POSITION REPORT ON THURSDAY 12 APRIL
POSITION REPORT ON THURSDAY 12 APRIL AT 0700
So far we've done 163 miles with 515 miles to go to St Lucia. We did 160 miles in the last 24 hours. We have 100% cloud cover and 15-25 knot NNE winds. We’re on hard on the wind sailing at 5-7 knots with ½ knot favourable current and 2 metre seas. Here's what we did yesterday and overnight.
11 April 2018 French Guyana to St Lucia (Day 1)
The alarm went off before sunrise and we left the mooring just after 06:30, when we could see where we were going. The trip down the river was uneventful and we had the tide with us all the way to the river entrance. During the last ten miles along the approach channel, the tide slowly turned and, by the time that we reached the outer fairway buoy, we had 1½ knots against us. We left St Laurent de Maroni 3.5 hours after high tide, so I guess that the ideal time to leave would have been 2 hours after high tide.
The weather forecast for the next week is for ENE to E winds at 15-20 knots, so with 660 miles on a course of 320°T to St Lucia, we were looking forward to 4-5 days on a beam reach. We started out as expected with the wind 80 degrees off our starboard bow, but as the day progressed, we ended up very hard on the wind - the wind was coming from the North rather than the forecast ENE.
To make matters worse, there were squalls around, which backed the wind by 30-40°, forcing us 30° further west than our desired course. By sunset, we were very frustrated and praying that the north winds were a local, coastal anomaly and that there’ll be better winds as we leave the land behind.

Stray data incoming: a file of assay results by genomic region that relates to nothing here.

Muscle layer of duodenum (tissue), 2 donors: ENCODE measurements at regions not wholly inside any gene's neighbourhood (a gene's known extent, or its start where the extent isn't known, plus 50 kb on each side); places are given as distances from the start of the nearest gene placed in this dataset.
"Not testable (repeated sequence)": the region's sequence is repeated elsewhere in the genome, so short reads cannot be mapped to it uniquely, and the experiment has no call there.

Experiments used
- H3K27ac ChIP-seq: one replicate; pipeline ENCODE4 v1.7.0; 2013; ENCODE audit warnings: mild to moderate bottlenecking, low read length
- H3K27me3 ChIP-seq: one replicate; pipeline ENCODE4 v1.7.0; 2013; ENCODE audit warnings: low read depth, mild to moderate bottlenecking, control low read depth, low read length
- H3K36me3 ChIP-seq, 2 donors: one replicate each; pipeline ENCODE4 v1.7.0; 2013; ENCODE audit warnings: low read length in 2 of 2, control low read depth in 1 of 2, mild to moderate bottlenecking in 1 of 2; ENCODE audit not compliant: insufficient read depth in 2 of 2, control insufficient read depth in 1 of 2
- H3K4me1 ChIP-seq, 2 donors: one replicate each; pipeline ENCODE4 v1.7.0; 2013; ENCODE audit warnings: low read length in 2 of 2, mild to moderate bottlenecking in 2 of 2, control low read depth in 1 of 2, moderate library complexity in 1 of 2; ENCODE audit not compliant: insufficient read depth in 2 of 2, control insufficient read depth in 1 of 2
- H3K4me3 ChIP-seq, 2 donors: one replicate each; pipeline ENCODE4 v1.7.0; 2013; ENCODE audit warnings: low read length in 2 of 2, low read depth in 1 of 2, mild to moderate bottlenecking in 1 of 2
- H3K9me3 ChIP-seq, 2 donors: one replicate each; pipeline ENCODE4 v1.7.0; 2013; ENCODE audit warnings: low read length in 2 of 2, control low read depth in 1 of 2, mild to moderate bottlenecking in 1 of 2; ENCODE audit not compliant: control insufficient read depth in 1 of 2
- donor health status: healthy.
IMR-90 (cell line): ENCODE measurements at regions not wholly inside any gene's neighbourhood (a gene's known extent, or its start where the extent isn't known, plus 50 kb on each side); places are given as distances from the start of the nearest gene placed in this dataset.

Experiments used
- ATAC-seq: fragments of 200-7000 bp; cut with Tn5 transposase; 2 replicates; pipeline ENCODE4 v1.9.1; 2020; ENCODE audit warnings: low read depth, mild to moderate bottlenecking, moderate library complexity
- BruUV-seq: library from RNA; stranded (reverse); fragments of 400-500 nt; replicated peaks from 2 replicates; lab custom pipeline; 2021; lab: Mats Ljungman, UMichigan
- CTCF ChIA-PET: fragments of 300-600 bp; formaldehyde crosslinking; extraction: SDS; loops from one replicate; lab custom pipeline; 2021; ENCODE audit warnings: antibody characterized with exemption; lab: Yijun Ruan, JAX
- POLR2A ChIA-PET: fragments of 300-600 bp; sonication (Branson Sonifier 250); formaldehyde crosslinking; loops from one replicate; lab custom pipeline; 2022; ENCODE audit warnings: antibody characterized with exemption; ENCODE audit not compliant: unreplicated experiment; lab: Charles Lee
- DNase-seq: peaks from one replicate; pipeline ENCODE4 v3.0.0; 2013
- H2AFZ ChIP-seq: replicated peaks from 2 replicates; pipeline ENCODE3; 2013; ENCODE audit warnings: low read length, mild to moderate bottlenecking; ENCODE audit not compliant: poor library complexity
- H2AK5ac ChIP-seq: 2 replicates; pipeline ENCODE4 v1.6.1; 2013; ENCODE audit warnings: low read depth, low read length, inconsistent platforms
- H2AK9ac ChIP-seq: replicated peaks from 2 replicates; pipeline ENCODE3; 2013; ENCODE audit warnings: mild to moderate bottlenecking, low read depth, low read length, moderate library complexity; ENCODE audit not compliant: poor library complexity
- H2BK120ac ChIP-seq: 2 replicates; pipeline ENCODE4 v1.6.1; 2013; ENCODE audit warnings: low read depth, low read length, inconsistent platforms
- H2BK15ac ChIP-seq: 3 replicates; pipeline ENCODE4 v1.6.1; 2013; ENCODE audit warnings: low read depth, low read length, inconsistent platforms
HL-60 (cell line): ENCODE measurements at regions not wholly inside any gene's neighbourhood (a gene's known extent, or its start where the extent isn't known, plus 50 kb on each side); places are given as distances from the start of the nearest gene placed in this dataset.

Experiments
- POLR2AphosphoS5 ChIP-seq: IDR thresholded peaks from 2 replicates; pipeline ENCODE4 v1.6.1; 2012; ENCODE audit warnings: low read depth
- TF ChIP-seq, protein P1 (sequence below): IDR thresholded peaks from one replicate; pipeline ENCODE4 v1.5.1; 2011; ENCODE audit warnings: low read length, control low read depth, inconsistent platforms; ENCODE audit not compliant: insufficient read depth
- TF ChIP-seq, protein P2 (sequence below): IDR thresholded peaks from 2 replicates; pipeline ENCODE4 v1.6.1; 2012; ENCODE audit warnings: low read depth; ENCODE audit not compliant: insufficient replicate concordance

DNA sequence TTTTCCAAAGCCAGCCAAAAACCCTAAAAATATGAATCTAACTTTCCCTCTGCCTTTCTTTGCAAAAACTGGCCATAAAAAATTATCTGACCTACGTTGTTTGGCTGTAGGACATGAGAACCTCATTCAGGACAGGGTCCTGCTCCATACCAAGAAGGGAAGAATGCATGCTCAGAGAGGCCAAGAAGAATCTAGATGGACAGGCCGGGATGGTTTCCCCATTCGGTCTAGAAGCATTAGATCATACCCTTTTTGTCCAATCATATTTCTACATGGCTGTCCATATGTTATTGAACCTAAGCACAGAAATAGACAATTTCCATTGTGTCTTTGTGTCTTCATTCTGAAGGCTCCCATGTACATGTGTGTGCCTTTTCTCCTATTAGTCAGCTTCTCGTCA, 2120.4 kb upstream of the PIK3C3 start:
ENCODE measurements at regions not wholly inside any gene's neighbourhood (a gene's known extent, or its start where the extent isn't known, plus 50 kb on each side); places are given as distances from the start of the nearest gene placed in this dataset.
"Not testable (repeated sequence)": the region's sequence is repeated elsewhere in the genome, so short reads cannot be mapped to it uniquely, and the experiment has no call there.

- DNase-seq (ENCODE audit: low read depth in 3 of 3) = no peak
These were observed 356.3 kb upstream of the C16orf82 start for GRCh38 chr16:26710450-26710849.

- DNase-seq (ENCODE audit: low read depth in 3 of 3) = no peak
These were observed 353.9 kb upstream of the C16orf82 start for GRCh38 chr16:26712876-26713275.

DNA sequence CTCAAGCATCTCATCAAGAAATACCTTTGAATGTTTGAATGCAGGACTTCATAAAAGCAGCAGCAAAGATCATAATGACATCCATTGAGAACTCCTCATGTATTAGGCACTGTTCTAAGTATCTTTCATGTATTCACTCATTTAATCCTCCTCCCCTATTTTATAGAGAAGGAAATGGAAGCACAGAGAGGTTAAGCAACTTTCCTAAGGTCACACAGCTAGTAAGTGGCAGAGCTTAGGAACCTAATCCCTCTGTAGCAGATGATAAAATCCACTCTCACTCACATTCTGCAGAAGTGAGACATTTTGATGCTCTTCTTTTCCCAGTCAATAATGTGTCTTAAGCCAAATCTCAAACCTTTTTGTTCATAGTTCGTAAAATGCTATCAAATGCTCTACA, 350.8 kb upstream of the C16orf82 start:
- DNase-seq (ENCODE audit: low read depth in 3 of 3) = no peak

I’m a lazy navigator. Normally, we just point the boat in the direction that will get the boat sailing along the required course over the ground. If we’re sailing downwind, things like magnetic variation, leeway and cross-current effects don’t bother us.
However, while trying to figure out why we were beating upwind, I noticed that our autopilot was set to 345° Magnetic, to achieve our course of 320° True. A bit of calculation figured out the 25° difference. In this part of the world, Magnetic North is 17° west of True North. So our course of 345° Magnetic was 328° True. Add 8 degrees for leeway because we were beating upwind and the mystery was solved.
Overnight, the wind veered about 20 degrees, coming from the NNE, so we weren’t as hard on the wind, but the wind speed increased by 5 knots giving us a bouncy ride with 3 reefs in the main and just the staysail. To make matters worse, there was no moon, so it was pitch black and we had a steady stream of squalls increasing the wind to 28 knots and producing heavy rain. It was a long, tough night.